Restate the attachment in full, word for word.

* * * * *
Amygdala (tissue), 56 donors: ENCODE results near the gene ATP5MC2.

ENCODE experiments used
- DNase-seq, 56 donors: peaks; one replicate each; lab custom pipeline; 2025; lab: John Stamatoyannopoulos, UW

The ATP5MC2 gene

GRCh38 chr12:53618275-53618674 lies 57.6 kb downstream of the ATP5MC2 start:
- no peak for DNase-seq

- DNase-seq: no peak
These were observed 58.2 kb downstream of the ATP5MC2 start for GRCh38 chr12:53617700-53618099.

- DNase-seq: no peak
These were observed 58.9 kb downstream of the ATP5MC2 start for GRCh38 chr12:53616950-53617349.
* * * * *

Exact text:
Amygdala (tissue), 56 donors: ENCODE results near the gene ATP5MC2.

ENCODE experiments used
- DNase-seq, 56 donors: peaks; one replicate each; lab custom pipeline; 2025; lab: John Stamatoyannopoulos, UW

The ATP5MC2 gene

GRCh38 chr12:53618275-53618674 lies 57.6 kb downstream of the ATP5MC2 start:
- no peak for DNase-seq

- DNase-seq: no peak
These were observed 58.2 kb downstream of the ATP5MC2 start for GRCh38 chr12:53617700-53618099.

- DNase-seq: no peak
These were observed 58.9 kb downstream of the ATP5MC2 start for GRCh38 chr12:53616950-53617349.